Much has been made in the past few years (especially since the emergence and dominence of WoW) about the difference between a Rollercoaster game (the EQ Model) and a Sandbox game (the UO Model). I certainly do not want to start that debate again, but I would like to discuss an issue that I feel is underpinning this debate: Interactivity.
I feel the real thrust fo the people who support the sandbox is a drive for interactivity. Now understand, I don't mean community here, or interactivity with their fellow players, I mean with the world that has been created for them to inhabit.
i.e. When I went outside of Mos Eisley in SWG, it might look totally different than it had two weeks earlier. Buildings, Harvesters, NPCs, etc all might have changed because of what the players have done. Compare to when I walk into any given part of the Barrens, it will be exactly the same as it always has been (barring a patch or someone in the middle of training the area).
As I said, I do not want to discuss which of these is superior, only that I feel people prefer the first situation because of the increased interactivity with the world.
In our real lives (or RL for you crazy kids), some part of a great many peoples motivation is to have a lating impat on the world. We work, write, research, create and share iwth others in the hopes our efforts and labors will bring about some lasting change to the world. Whether we are working to cure cancer or just trying to teach our children to read and write.
So it would make sense that our digital selves also have a deep seeded desire to have some lasting impact on the world. But this need is often unsatisfied even at the most basic level.
The title refers to the fact that in many games (be they sandbox or rollercoaster) I might be capable of amazing feats; shooting fire from my eyeballs, summoning demons, flying, crushing hordes of foes with one swing of my oversized axe, whatever. However, when I walk into a city and look at a napkin or candlestick sitting on a table, I can't move it. For all my power to shake the earth and send villains fleeing in terror, a simple table place-setting defeats me.
Now currently, this sort of thing most likely happens because of simple technological restrictions. The server and our connections to them can not process the hundreds of thousands of interactable objects that would be required to truly move things or have the most basic of innocuous effects on the world around me. Everyone would simply lag out and the game would resemble something along the lines of a slide show being run on a 286. To show just how serious this is, let me give an example. In the early days of SWG they were starting to get large amounts of server wide lag. They couldn't figure out what was doing it, but they suspected that as the players populated the world with more and more items (houses, harvesters, etc) the servers were lagging. They ran a server wide test and found the problem was not with the players specifically, it was with melons. Yes, fruit was their bane. You see each character, upon creation, received three melons in his or her backpack. Food was not required, so most people did nothing with these melons and just let them sit in their back-pack since space was also abundant. It turns out, there was so many thousands of melons it was dragging down the servers (among other items).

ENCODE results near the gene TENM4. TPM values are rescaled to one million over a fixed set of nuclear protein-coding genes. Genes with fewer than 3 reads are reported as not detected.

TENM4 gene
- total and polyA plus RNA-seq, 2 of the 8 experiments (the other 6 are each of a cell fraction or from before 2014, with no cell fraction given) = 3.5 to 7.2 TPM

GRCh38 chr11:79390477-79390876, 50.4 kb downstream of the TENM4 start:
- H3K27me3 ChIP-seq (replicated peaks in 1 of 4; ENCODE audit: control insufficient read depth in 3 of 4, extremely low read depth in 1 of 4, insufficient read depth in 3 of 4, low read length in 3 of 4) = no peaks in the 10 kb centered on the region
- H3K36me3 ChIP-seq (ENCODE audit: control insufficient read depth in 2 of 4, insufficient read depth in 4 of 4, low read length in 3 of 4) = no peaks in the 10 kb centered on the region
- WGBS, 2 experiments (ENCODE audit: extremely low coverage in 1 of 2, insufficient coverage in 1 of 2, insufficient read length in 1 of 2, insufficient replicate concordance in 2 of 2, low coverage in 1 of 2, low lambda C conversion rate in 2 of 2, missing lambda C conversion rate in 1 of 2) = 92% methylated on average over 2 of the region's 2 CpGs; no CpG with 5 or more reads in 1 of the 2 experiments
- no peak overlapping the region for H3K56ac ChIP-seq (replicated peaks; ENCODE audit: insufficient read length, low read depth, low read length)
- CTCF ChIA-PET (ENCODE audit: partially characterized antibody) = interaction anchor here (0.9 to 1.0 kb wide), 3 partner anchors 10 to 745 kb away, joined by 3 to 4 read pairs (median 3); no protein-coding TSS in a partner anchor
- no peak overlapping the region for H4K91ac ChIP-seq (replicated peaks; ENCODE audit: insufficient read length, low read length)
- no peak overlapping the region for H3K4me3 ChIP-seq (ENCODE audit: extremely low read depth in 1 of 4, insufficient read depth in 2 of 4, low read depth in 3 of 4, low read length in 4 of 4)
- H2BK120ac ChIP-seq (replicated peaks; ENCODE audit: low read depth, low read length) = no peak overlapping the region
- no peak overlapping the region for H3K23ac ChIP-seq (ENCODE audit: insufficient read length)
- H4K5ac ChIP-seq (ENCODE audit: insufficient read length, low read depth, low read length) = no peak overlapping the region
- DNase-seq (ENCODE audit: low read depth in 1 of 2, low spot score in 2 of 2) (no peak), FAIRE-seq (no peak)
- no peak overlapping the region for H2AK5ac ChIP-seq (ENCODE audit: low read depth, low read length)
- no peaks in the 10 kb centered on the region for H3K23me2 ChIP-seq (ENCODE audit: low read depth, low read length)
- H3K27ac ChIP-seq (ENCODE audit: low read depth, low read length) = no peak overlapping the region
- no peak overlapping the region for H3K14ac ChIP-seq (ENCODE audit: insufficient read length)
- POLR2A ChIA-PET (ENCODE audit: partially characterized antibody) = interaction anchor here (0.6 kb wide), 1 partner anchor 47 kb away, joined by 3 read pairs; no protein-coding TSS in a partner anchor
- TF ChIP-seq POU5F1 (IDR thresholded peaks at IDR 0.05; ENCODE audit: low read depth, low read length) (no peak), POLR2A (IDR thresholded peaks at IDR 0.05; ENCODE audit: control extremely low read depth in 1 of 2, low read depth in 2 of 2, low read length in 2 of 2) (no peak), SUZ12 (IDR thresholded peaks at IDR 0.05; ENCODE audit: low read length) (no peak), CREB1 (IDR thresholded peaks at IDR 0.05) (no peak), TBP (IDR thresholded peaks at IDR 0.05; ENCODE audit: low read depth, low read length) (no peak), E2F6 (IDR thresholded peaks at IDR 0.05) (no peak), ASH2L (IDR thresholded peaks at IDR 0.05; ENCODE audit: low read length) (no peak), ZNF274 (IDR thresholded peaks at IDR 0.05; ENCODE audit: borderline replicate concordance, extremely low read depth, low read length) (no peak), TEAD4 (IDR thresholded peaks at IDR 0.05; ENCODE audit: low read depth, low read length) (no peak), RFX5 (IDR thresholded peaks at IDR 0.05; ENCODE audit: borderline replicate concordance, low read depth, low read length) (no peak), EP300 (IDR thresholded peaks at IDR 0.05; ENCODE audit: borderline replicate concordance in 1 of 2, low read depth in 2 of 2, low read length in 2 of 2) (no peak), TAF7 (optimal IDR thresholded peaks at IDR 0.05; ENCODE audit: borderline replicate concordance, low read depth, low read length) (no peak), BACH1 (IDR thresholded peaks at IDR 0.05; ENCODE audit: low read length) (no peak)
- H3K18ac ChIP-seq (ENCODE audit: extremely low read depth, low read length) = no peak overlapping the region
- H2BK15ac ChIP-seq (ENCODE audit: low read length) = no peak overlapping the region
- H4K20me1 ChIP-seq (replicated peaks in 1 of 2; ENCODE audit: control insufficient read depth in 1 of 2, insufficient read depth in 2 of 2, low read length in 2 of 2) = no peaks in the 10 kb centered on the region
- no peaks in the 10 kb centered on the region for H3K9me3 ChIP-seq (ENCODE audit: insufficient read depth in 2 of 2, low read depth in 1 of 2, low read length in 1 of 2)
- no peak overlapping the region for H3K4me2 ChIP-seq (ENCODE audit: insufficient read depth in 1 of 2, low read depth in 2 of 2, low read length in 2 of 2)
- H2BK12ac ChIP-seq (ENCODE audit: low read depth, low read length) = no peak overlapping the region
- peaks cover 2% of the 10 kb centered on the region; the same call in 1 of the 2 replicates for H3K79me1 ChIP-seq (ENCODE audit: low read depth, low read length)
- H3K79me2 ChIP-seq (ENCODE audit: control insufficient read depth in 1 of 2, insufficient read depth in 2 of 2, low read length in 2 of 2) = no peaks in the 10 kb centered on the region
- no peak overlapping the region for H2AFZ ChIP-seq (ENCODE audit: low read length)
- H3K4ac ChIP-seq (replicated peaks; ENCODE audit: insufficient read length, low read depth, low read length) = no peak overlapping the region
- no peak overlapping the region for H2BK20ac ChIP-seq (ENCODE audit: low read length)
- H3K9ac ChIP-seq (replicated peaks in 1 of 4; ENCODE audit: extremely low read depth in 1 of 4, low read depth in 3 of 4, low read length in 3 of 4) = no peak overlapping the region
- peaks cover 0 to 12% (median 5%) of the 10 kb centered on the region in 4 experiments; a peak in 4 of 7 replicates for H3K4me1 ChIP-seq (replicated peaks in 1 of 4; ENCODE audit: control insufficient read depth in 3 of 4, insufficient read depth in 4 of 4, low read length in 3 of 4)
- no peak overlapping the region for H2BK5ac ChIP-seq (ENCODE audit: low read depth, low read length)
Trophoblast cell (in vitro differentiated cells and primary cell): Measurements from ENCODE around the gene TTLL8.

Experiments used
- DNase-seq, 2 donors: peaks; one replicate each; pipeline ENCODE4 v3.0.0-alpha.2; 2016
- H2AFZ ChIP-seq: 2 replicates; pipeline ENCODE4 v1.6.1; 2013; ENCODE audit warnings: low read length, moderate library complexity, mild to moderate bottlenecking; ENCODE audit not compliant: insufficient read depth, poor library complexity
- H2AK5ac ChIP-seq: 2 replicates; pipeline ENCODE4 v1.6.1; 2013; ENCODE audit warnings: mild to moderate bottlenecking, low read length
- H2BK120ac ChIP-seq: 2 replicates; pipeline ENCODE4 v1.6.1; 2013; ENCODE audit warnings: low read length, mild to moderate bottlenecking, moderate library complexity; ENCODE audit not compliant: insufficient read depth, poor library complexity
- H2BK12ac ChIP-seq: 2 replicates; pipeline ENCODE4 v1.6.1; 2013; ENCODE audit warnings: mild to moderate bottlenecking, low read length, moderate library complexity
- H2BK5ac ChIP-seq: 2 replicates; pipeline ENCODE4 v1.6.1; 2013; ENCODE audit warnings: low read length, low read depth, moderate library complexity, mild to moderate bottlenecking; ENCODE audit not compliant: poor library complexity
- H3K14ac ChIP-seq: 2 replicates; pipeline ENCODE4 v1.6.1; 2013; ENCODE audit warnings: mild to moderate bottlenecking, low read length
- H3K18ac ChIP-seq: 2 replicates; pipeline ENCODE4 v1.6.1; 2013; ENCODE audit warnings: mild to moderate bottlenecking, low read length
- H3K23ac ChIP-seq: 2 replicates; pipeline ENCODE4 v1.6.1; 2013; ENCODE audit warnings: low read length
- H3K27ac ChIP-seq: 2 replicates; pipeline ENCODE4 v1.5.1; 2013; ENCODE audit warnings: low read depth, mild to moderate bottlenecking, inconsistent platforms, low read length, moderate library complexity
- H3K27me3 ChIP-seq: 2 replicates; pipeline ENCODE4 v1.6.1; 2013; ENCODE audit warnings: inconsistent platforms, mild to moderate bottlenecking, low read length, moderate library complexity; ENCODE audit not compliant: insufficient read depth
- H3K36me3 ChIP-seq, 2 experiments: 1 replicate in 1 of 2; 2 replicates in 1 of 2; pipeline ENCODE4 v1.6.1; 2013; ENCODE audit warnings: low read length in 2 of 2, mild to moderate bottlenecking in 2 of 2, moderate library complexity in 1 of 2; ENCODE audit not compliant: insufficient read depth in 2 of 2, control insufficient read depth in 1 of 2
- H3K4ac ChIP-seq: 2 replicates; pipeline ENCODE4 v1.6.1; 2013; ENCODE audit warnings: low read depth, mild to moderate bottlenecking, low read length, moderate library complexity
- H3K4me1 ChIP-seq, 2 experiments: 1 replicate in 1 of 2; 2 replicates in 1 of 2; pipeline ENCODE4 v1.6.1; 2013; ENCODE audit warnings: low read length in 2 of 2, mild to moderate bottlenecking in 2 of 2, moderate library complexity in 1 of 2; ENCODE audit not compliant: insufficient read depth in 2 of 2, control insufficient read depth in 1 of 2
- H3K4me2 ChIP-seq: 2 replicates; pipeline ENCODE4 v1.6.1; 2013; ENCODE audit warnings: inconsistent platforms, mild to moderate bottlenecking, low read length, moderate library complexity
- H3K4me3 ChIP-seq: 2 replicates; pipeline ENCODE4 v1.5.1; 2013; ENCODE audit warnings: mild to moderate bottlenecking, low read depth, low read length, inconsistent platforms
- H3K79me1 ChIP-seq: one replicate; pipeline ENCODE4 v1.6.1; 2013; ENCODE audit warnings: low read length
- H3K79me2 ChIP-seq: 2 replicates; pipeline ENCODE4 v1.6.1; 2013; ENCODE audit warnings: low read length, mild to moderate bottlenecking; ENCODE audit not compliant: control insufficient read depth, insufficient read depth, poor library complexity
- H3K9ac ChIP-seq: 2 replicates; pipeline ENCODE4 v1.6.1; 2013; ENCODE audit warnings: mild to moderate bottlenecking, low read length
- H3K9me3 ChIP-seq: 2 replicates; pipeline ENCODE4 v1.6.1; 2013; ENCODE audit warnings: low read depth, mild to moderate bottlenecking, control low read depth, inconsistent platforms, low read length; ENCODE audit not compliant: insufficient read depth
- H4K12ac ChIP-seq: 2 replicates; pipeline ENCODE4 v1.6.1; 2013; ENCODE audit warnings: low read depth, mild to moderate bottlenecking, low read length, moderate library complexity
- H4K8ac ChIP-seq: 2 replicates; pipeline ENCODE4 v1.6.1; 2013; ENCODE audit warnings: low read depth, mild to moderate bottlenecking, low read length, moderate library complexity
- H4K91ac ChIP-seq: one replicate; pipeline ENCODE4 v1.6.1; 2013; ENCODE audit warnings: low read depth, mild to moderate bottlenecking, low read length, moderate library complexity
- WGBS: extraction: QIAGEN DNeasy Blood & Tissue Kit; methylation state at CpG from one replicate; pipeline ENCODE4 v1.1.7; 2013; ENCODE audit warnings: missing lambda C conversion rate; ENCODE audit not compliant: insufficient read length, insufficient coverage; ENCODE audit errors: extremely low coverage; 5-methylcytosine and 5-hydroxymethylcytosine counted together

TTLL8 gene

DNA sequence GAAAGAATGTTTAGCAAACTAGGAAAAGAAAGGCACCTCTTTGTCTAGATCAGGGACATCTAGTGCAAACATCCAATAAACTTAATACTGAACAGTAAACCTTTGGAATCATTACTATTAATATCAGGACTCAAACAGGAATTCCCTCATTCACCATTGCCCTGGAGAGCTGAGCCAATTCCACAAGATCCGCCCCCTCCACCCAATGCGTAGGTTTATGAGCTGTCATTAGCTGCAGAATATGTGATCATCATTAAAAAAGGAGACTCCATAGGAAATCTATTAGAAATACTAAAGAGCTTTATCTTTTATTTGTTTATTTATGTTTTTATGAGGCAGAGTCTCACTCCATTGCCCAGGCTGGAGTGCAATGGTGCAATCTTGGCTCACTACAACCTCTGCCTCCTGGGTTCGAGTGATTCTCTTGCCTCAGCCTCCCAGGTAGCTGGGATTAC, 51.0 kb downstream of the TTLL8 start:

However, the technological limitation argument is moot. Eventually, 5 years, 10 years, whatever, we will conquer that barrier. Our bandwidth will be large enough, our computers fast enough, our servers robust enough, to be able to handle the load.
What happens when people have the ability not only to summon comets from the heavens to crush their foes, to cause the air around their enemies to freeze as ice and lock them in place, to summon the raw elemental fury of nature, but also to pick up a chair in an inn and carry it with them?
In the real world, we don't go around randomly moving things for many reasons. It's rude (and we are socially conditioned not to touch others things), there's not much reason to greif in RL and most importantly, chairs are heavy and awkward. Why in the world would I carry a chair around?
In a digital world however, where there is no "weight" restriction (and to implement a system like that has just as many problems, loot, multiple outfits, weapons, all things we have become accustomed to) what is to stop people from simply rearranging the world at their whim?
Can the world, whichever digital world it is that achieves this feat, survive if we have the level of interactivity we seem to want, to crave?
I am not ending this article with an answer, just he question, as I feel this is a major issue developers and gamers will be grappling with in the coming years and growth of this genre.
Until next time, may you not be weighed down by three melons.